More Pourover Notes

My AeroPress has been a little bit neglected lately, as I’ve been really enjoying the pourover cups I’ve been brewing with my bag of light roast beans. Both the pourover and AeroPress methods take about 5 minutes (start to finish) to brew a single cup, so going forward, I’ll probably be using both, depending on the beans and (to an extent) my mood. Two things I’ve learned over the past week:

  • With pourover, small adjustments to the grind size seem to have a larger effect on the finished cup than with the AeroPress. The first few pourover cups I brewed tasted a little bit sour and under-extracted, but at just a slightly finer grind (6 clicks on my JX), I’ve been getting fantastic cups.
  • When brewing single cups with boiling water, the coffee will cool to a drinkable temperature faster if I use a room temperature ceramic mug instead of an insulated Hydro Flask mug, so I can enjoy it sooner and without burning my tongue. 😀

Morning Notes

After alluding to it yesterday, I brewed a cup of pourover coffee this morning using this recipe, with the same beans and a slightly finer grind. I went back and forth over whether to try it coarser or finer, eventually settling on finer just because of how my earlier pourover cups have tasted. I used a setting of 18 on the JX grind chart, which is two rotations minus 6 clicks (54 total clicks). I think this was the right call. The cup had a little bit more fruitiness than the cup I brewed with the AeroPress, with more body to balance out the fruity acidity than my previous pourover cups. Now I’m wondering how fine I can go before it starts to taste bitter.

The weather was quite pleasant this morning, and the past several days have been dry, so I hit the trails and commuted to work through PVSP on my mountain bike. It was my third bike ride in 4 days. On the HoCo side of the river, I rode Belmont Trail to Morning Choice to Lewis and Clark to Garrett’s Pass, which is a route I take frequently. It was a great ride, except something stung me on my arm at one point. I am wondering if maybe I ran over an underground hornet’s nest, and one of them got me. If that’s the case, I’m glad I was moving fast (and I’m not allergic)!! We’re still in heavy summer growth season, but with a few exceptions, the trails I rode were not overgrown. Upper Soapstone Trail, which is on my route home, may be another story, so I’ll see how that is doing later this afternoon.

Pourover vs AeroPress

I’ve brewed the same light roast coffee beans with the same pourover method four times now, and the results have been fairly consistent — good cups that could probably be a little bit better. Today, for comparison, I went back to my AeroPress, using a recipe I had tried once before with these beans. Other than the brewing method, the main differences were that I used a slightly coarser grind with the AeroPress (2.5 turns on the JX vs 2 for pourover) and also a little bit higher ratio (1:14 vs 1:16.67). Both cups seemed good strength-wise. The AeroPress cup was stronger, but the pourovers weren’t thin or weak tasting. They did have more of a noticeable fruity/acidic taste than the AeroPress cup. I think, overall, the AeroPress cup was a little bit better, but I’m curious to see what happens if I try the pour-over with a different grind size. I’m just not sure whether to try it coarser or finer.


I needed to shift gears after using up the last of my dark roast beans this morning, so this afternoon, I decided to finally try making pourover coffee.

  • Beans: Local Coffee Roasting Co. (Roxana, DE) Breakfast Blend (Guatemala/Colombia) light roast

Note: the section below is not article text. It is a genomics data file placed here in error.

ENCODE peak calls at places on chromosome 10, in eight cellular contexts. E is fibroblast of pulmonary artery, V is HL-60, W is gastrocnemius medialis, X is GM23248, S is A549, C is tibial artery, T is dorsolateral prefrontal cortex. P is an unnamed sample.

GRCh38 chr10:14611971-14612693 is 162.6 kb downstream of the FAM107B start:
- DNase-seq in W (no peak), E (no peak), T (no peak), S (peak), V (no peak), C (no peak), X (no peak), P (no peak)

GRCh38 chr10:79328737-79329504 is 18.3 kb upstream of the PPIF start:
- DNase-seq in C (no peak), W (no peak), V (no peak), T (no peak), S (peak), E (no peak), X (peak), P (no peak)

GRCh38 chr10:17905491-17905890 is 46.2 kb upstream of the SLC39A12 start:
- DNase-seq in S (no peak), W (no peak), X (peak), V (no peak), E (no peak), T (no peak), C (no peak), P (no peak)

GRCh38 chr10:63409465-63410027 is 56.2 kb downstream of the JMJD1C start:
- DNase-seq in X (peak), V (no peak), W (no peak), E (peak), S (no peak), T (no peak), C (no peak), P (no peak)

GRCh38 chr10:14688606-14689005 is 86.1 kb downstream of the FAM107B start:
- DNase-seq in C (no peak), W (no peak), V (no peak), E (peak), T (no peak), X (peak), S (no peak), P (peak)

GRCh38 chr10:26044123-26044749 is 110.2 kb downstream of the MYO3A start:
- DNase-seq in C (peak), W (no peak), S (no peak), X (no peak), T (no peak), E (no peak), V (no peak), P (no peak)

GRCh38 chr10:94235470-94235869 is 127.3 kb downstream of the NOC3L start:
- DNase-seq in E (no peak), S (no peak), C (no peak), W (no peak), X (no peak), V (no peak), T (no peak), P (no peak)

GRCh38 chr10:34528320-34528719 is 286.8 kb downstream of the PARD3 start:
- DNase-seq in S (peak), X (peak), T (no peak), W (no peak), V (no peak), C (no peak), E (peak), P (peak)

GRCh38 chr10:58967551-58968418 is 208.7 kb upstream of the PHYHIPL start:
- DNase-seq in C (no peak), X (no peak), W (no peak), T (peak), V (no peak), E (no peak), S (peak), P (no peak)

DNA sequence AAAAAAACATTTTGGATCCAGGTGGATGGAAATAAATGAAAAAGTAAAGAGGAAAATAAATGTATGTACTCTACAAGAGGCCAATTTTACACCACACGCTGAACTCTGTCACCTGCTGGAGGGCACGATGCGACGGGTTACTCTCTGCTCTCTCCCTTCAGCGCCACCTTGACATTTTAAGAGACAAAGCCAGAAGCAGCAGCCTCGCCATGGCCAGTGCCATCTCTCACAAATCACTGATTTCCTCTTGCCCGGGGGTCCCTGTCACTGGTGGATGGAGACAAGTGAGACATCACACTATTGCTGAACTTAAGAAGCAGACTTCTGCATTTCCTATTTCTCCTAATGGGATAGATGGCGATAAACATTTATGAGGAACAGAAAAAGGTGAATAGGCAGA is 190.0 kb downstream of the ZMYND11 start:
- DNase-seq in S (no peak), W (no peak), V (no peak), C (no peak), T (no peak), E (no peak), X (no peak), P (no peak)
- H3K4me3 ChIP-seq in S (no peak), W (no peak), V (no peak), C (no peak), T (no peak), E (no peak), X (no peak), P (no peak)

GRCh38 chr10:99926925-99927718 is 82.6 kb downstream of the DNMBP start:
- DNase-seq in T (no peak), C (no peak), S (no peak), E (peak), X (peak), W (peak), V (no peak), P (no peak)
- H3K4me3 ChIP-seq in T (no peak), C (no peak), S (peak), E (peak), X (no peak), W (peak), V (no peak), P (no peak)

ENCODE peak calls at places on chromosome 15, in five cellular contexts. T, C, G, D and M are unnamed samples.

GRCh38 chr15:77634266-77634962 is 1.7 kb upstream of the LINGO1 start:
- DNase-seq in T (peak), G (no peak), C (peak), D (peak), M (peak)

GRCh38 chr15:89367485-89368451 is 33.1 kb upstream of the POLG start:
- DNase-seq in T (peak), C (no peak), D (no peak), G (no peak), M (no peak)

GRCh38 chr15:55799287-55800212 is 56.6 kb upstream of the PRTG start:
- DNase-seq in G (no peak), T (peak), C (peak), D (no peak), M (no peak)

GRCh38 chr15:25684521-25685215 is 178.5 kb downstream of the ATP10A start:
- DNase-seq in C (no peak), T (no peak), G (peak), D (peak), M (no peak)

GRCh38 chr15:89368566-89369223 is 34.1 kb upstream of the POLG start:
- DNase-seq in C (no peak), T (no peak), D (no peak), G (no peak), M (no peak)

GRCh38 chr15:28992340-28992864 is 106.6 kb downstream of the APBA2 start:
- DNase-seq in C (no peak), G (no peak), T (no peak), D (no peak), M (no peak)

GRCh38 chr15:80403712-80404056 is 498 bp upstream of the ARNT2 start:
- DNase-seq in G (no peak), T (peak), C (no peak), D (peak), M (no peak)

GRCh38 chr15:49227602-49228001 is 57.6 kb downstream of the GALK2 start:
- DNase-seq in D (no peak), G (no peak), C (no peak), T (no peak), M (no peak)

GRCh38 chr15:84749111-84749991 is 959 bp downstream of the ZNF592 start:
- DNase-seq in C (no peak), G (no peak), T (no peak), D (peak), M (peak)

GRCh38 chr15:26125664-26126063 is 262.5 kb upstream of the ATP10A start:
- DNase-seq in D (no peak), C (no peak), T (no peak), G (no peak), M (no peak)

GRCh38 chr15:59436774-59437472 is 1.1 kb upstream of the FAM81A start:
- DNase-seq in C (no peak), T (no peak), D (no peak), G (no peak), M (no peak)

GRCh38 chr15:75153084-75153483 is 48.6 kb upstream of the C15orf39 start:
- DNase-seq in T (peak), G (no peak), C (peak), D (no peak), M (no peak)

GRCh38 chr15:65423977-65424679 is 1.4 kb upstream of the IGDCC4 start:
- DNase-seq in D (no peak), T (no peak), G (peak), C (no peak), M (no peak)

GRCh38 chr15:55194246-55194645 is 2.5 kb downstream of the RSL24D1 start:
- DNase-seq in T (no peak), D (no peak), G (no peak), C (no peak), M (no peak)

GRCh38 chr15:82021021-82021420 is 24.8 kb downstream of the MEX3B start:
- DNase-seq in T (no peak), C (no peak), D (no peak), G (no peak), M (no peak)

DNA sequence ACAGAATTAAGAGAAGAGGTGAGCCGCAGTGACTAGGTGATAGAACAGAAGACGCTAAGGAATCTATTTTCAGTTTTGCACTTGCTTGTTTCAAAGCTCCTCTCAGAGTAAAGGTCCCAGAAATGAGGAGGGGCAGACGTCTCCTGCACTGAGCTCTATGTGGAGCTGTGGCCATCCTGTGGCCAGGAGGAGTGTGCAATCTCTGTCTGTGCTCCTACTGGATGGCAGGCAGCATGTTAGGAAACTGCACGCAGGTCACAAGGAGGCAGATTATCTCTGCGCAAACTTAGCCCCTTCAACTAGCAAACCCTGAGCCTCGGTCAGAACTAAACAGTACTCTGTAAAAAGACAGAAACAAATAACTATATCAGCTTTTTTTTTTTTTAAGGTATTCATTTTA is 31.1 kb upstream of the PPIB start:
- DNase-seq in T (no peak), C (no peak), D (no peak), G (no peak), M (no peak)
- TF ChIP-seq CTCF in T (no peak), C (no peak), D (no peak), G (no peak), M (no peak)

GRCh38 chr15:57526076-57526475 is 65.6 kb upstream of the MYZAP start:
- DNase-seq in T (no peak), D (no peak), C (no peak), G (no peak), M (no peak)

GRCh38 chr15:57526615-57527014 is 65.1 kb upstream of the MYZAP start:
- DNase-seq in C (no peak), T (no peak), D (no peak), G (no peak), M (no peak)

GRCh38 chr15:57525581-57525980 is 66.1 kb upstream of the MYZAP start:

• 15g coffee / 250g water (1:16.67)
  • JX: 2 rotations or 20 on the grind chart (medium — a little finer than what the chart shows as a pourover grind) Note — better a little bit finer at grind setting 18 (2 rotations minus 6 clicks)
  • Water at boil (100°C)
  • Recipe: A Better 1 Cup V60 Technique (see below)
  1. 0:00: Pour 50g of water to bloom
  2. 0:10 – 0:15: Gently Swirl
  3. 0:45 – 1:00: Pour up to 100g total (40% total weight)
  4. 1:10 – 1:20: Pour up to 150g total (60% total weight)
  5. 1:30 – 1:40: Pour up to 200g total (80% total weight)
  6. 1:50 – 2:00: Pour up to 250g total (100% total weight)
  7. 2:00 – 2:05: Gently swirl
  8. Drawdown should finish around 3:00

This went pretty much according to the script, except I maybe waited a little too long before the first swirl, and I completely forgot the second swirl. I will try to improve my swirling technique next time. To preheat my ceramic V60, I went downstairs to the workshop and found a rubber Fernco cap that was just barely large enough to fit around the flange on the bottom of the V60. I took the metal clamp off the cap, put the cap on the V60, filled the V60 up with water from my insta-hot tap, and let it sit while the brew water was coming to a boil. It worked great, and the V60 was nice and hot when it came time to use it.

I have to remember to let the cup cool for a little longer when brewing with boiling water, as I got a little impatient and burned my tongue. 😮 Other than that, I was pretty happy with how this turned out, especially for my first time doing pourover. The flavor and strength both seemed good. I’ll probably brew it exactly the same way next time. I’m curious to see how a coarser or finer grind affects the taste, so I may play around with that a little bit eventually. I hadn’t brewed these beans in about a month, so I’m also curious to try this AeroPress recipe again and see how it compares to the pourover.

Brew Notes

  • Beans: Local Coffee Roasting Co. Breakfast Blend (light roast)
  • Grind: Medium-coarse – 2.5 turns on the JX
  • 100°C water (full boil)
  • 13 grams coffee / 180 grams water (about 1:14)
  • One new paper filter (dry)
  • Recipe: 13g that makes you happy (inverted: add 30g water, stir 5x, top up to 180g at 0:35, stir 10x, flip at 1:35 and press very slowly, finishing at 2:35)